The Landmark Society of Western New York announced the 2019 Preservation Awards in a ceremony at Rochester City Hall. The awards go to individuals and organizations in the nine-county area that made outstanding efforts in the preservation of homes, public buildings, historic properties and landscapes.
Free Style Mercantile in Mumford received the Award of Merit. This 1931 commercial building on Oatka Creek was originally one of three, Tudor revival-style service stations in Monroe County.
Its rehabilitation as a retail shop and cafe was completed by Pavilion residents Deborah and Russell Free. They restored original features including the exterior and stone flooring.
Our Lady of Victory/St. Joseph’s Catholic Church in Rochester received the Stewardship Award. The more than 150-year-old church had renovations to resolve practical problems over the years, but did not enhance the artistic, historic or liturgical character of the original building.
The congregation worked with Granda Liturgical Arts of Spain and SWBR to develop and renovate the sanctuary, which included structural repairs, new artwork, painted finishes and restoration of missing architectural details.
The Historic Landscape Award went to JoEllen Tufano and Steve Schantz for the sunken garden on Winona Boulevard in Irondequoit. This early 20th-century feature was part of the estate developed in the 1910s and ‘20s by art dealer William Bemish and his wife, Georgia, heir to the J.K. Post Drug Co.
The garden is a mix of arts-and-crafts and naturalistic landscape design. In the 1990s, the current owners began removing years of debris and underbrush to reveal the terraced gardens.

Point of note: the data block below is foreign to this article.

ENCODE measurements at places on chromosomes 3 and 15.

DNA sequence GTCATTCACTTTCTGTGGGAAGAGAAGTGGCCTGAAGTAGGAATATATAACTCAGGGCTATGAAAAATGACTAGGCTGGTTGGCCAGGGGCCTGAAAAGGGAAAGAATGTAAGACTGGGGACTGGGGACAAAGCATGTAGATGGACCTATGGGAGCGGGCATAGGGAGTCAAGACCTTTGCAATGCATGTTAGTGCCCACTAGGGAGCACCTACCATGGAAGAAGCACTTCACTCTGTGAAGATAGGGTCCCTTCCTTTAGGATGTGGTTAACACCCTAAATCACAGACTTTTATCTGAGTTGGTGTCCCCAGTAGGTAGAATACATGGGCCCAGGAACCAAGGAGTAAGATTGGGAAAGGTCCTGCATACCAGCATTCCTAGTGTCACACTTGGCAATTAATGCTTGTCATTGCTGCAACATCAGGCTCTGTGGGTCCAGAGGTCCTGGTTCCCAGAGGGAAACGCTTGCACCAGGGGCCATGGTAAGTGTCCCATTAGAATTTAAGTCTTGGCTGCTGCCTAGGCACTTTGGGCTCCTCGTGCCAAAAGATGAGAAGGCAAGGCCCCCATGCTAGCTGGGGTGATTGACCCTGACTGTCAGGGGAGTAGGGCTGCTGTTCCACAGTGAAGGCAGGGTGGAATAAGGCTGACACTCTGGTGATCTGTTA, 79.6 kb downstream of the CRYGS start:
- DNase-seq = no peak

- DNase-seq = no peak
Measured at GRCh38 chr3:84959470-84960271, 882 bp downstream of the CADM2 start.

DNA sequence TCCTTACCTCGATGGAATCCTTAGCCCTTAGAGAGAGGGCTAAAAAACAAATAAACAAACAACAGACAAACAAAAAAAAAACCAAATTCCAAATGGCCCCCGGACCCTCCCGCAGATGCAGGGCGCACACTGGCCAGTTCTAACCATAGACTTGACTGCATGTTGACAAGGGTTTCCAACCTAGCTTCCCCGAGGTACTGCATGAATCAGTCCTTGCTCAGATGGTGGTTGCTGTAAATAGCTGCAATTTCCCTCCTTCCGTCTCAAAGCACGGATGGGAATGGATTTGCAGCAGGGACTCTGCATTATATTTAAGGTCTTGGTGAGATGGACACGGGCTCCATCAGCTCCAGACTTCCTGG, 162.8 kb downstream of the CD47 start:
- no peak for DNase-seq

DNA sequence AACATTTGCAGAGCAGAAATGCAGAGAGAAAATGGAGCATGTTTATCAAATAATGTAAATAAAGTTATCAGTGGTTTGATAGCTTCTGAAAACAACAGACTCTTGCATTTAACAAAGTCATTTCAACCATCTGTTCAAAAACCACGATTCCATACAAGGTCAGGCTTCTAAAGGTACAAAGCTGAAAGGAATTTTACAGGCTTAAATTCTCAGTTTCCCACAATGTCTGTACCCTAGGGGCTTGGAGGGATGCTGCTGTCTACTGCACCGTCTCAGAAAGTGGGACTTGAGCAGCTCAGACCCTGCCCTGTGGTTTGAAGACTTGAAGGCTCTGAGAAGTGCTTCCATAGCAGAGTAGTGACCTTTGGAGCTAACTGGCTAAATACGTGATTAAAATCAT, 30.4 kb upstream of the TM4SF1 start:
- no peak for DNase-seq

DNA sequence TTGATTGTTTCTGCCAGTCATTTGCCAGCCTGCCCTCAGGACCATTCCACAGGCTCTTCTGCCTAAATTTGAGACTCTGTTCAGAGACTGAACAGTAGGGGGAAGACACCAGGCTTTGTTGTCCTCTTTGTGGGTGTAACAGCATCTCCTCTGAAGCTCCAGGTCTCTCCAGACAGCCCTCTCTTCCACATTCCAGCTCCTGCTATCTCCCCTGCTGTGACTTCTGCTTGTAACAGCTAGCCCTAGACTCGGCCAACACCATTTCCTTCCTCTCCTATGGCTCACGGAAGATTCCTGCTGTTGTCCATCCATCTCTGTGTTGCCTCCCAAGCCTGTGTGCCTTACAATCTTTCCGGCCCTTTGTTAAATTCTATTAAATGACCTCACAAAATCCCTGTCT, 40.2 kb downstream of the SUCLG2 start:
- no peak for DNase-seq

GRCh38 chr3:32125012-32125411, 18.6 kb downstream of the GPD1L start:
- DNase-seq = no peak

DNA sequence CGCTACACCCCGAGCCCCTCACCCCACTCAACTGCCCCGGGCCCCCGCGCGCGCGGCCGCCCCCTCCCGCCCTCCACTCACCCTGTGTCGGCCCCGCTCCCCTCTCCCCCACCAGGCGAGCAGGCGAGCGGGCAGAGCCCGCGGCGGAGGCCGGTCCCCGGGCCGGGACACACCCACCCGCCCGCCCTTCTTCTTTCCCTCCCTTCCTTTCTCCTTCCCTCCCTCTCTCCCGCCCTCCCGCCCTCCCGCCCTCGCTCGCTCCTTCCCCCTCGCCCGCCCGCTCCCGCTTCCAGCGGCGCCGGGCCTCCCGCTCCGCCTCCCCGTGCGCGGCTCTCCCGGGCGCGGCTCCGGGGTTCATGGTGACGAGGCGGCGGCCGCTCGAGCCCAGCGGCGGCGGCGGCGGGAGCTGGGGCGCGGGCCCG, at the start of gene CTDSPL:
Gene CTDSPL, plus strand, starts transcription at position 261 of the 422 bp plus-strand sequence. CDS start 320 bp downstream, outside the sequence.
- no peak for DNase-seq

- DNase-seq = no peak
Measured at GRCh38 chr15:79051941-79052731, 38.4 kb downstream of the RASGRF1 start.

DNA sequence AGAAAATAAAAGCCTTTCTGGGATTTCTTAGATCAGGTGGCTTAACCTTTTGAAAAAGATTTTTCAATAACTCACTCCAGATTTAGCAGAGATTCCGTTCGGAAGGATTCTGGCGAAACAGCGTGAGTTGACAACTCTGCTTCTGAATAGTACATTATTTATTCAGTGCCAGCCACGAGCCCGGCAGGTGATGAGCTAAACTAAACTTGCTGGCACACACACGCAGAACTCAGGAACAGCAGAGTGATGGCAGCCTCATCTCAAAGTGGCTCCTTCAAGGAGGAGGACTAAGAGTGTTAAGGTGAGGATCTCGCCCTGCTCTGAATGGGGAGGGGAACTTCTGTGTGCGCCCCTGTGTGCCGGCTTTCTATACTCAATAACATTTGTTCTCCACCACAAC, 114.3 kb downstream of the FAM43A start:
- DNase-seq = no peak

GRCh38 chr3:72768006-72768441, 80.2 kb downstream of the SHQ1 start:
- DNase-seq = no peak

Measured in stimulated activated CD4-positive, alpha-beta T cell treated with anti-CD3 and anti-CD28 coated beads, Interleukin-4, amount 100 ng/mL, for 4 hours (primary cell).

Dr. and Mrs. Ronald Reed, of the Drescher-Reed Estate, received the Historic Home Award. The current owners focused on restoring the Twin Gables — the original Bausch-Dresher house (1912) with its neighbor the Baird House (1915) — and the gardens for over 15 years.
Landmark Society members Dan and Barbara Hoffman received the Paul Malo Award for community preservation advocacy. In 1982, they formed Hoffman Associates and rehabilitated the commercial building at 540 W. Main St. in Rochester. Later projects included more commercial and residential buildings in the Susan B. Anthony Preservation District.
The late Jean Czerkas received a Special Achievement Award for her research on Alling Stephen DeForest, an early 20th-century landscape architect, that resulted in a wider awareness of his work. She also researched those buried in Mount Hope Cemetery.
The Landmark Society recognized “The Architecture of James H. Johnson,” a landmark study sponsored by the Greece Historical Society.
The Barber Conable Award went to Farmer’s Creekside Tavern and Inn in LeRoy. A special citation recognized the guard tower cupolas at the New York State Correctional Facility in Attica.